UK Representation to the European Union is a responsibility of the Foreign and Commonwealth Office (FCO). The UK is a founding member of the Council of Europe and the UK Delegation to the Council is also part of the FCO. The UK Government, through theDepartment for Digital, Culture, Media and Sport and in consultation with the devolved administrations, has had the lead responsibility for cultural cooperation in the EU, and on cultural policy issues in the Council of Europe.
The UK Government had been one of the founders of UNESCO and after a 12-year absence due to financial and political differences, the UK re-joined in 1997. It adheres to many UNESCO Conventions, but although it signed the 1934 Hague Convention that requires signatories to protect cultural property during military conflict, a decision to ratify it was not made until 2015, no doubt prompted by the destruction and looting of the heritage in Iraq and Syria.
The DCMS is the government department responsible for the implementation of the UNESCO Convention of the Protection and Promotion of the Diversity of Cultural Expressions and also the implementation of the UNESCO World Heritage Convention. A number of UK cities have been designated UNESCO creative cities – Bradford, Dundee, Edinburgh, Glasgow, Norwich and York – and so are among those represented in the Creatives Cities Network as recognising culture and creativity as a strategic driver for sustainable urban development.
The British Council and the British Film Institute lead the Creative Europe Desk UK, which supports organisations to access funds from the EU’s Creative Europe programme. According to the Creative Europe Desk UK, grants from the programme are worth an average of €18.4 million a year to the UK cultural and audiovisual sectors. From 2014-2017 the UK benefitted by €74 million through the MEDIA sub-programme and 150 organisations received €18.7 million to participate in the Culture sub-programmes through 142 projects. The Impact of Creative Europe in the UK by Drew Wylie Projects is an analysis for the Creative Europe Desk UK (for other reports on the impact of EU funds for UK culture, see chapter 2.9). The UK is one of the most partnered of EU countries in the Creative Europe programme and there is concern that Brexit will impact the capacity of the creative and cultural sector to access finance, audiences and markets in Europe and undermine the ability to form partnerships and networks. At the time this text was being prepared, it was expected that UK organisations would be able to participate in EU programme funding and continue to apply to calls for applications during a transition period until December 2020. In the case of a no-deal scenario, the UK Government indicated it will underwrite the payments of awards to UK organisations for the duration of the project.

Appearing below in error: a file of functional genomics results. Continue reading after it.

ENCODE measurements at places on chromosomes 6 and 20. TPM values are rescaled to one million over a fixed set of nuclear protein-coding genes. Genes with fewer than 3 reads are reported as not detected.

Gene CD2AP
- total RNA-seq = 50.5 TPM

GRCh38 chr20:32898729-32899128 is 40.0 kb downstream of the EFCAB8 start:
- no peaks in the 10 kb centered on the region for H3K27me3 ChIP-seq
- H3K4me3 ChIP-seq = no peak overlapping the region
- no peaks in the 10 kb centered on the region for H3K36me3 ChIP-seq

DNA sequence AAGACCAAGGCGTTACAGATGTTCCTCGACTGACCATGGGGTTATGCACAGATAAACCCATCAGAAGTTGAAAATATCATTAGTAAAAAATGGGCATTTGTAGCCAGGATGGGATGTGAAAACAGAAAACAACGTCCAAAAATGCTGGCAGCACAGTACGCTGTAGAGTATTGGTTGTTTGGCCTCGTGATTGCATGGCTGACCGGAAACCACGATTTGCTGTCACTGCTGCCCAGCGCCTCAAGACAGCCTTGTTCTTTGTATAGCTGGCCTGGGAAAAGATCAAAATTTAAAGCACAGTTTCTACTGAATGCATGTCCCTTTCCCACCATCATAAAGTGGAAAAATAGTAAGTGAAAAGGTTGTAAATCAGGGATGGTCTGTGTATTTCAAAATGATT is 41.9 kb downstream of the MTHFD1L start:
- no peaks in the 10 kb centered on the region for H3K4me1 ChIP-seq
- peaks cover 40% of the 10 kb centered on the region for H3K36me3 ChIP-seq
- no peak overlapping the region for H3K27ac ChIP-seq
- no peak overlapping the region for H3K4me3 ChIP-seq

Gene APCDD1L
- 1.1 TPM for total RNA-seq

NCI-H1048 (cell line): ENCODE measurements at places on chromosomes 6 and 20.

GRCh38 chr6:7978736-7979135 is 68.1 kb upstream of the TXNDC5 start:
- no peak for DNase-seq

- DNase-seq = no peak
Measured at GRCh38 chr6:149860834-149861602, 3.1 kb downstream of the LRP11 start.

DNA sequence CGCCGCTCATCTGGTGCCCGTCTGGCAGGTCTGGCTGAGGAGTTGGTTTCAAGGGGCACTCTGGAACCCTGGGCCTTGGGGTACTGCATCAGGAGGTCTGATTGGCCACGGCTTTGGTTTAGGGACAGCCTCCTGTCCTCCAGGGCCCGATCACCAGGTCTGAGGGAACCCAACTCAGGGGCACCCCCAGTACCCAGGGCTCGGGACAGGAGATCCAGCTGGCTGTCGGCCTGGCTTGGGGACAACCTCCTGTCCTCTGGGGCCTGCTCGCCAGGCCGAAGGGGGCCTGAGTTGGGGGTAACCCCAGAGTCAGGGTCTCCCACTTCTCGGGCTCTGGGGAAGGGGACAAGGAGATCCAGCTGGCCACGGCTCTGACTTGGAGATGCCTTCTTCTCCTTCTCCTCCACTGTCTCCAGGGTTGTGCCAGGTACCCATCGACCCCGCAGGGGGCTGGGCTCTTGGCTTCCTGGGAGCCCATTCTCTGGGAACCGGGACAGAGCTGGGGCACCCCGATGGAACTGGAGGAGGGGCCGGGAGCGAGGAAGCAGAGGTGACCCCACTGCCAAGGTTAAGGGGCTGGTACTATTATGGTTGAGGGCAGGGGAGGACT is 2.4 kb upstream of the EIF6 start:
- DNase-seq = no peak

English and Welsh heritage bodies participate in international groups, e.g. the International Committee on the Conservation of the Industrial Heritage and the International Council on Monuments and Sites; and support European Heritage Days, an initiative of the Council of Europe and the UK and Welsh Governments, Natural England and Countryside Council have been joint organisers of the UK Landscape Award. The winner of the Award represents the UK in the Council of Europe Landscape Award.
Both Arts Council England and the Arts Council of Wales are members of the International Federation of Arts Councils and Cultural Agencies (IFACCA).